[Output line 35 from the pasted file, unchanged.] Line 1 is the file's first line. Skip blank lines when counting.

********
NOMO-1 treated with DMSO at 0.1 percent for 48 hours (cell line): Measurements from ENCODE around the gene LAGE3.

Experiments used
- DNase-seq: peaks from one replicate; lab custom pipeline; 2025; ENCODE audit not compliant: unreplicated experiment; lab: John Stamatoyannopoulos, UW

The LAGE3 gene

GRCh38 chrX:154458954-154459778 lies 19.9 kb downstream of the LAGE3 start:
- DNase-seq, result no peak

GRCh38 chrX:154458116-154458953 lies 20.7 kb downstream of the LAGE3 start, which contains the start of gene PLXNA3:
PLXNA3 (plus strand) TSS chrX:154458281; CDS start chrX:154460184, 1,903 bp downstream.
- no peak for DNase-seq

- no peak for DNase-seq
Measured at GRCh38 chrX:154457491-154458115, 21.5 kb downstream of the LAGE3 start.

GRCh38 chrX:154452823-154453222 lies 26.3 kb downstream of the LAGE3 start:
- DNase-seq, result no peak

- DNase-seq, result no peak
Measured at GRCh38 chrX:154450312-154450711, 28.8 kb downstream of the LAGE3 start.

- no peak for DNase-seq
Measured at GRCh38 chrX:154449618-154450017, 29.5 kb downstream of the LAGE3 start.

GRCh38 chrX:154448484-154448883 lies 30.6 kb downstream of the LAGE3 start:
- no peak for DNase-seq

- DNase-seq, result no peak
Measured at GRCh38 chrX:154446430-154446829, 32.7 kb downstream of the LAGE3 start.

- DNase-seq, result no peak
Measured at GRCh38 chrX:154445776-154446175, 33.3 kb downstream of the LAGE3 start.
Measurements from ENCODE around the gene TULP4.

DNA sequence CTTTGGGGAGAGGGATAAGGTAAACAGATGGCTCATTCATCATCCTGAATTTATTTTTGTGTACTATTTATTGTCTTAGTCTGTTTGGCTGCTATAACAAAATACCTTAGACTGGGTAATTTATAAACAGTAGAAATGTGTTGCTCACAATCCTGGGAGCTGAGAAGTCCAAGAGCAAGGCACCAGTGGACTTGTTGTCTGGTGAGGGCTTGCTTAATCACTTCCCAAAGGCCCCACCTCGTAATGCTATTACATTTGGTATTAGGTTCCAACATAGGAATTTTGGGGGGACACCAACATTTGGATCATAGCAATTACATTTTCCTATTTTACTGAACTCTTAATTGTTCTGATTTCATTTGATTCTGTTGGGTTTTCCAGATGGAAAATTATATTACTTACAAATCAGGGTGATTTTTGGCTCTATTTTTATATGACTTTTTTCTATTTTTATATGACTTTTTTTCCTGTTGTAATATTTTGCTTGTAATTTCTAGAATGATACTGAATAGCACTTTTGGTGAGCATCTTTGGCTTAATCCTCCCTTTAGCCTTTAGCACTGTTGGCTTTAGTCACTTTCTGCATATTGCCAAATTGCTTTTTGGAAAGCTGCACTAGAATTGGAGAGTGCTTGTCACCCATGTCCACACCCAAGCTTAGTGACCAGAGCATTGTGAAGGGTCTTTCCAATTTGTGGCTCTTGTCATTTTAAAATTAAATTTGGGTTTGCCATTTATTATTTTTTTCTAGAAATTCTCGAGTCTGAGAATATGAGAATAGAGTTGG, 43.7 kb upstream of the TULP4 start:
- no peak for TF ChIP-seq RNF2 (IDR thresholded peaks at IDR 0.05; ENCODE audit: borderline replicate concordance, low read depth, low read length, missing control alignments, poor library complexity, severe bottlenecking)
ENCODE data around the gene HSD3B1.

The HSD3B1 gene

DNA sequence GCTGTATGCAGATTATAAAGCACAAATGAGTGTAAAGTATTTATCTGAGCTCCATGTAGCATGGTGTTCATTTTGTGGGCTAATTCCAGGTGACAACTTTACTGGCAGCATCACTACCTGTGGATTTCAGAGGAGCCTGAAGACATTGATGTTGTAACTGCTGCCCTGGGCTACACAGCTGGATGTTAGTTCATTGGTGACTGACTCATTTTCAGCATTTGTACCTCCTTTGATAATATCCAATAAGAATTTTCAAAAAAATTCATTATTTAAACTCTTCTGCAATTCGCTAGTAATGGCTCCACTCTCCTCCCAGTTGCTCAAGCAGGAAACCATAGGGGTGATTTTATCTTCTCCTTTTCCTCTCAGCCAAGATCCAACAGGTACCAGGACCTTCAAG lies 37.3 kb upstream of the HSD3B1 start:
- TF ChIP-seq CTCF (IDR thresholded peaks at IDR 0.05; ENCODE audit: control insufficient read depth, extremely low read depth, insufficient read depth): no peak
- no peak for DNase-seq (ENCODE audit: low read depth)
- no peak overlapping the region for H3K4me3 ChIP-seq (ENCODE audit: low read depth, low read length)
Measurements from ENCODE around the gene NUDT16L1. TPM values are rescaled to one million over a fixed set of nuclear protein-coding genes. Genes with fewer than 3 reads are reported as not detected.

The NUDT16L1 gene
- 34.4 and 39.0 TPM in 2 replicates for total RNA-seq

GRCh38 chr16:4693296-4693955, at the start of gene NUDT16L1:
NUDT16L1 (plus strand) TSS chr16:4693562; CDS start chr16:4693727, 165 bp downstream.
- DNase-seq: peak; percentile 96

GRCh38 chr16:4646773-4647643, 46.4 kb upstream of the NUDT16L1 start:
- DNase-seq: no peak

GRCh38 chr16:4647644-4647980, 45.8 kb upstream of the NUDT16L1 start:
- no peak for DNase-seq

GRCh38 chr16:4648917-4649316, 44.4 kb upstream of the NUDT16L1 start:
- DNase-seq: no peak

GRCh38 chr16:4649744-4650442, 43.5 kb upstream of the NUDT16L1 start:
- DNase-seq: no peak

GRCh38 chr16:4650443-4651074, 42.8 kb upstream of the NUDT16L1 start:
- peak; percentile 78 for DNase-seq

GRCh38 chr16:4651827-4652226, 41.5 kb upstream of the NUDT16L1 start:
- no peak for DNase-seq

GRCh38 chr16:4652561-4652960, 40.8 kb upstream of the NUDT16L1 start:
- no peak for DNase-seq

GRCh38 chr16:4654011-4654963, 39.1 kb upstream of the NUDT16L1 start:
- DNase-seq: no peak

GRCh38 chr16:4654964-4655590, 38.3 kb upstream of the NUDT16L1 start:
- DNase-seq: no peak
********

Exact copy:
- 34.4 and 39.0 TPM in 2 replicates for total RNA-seq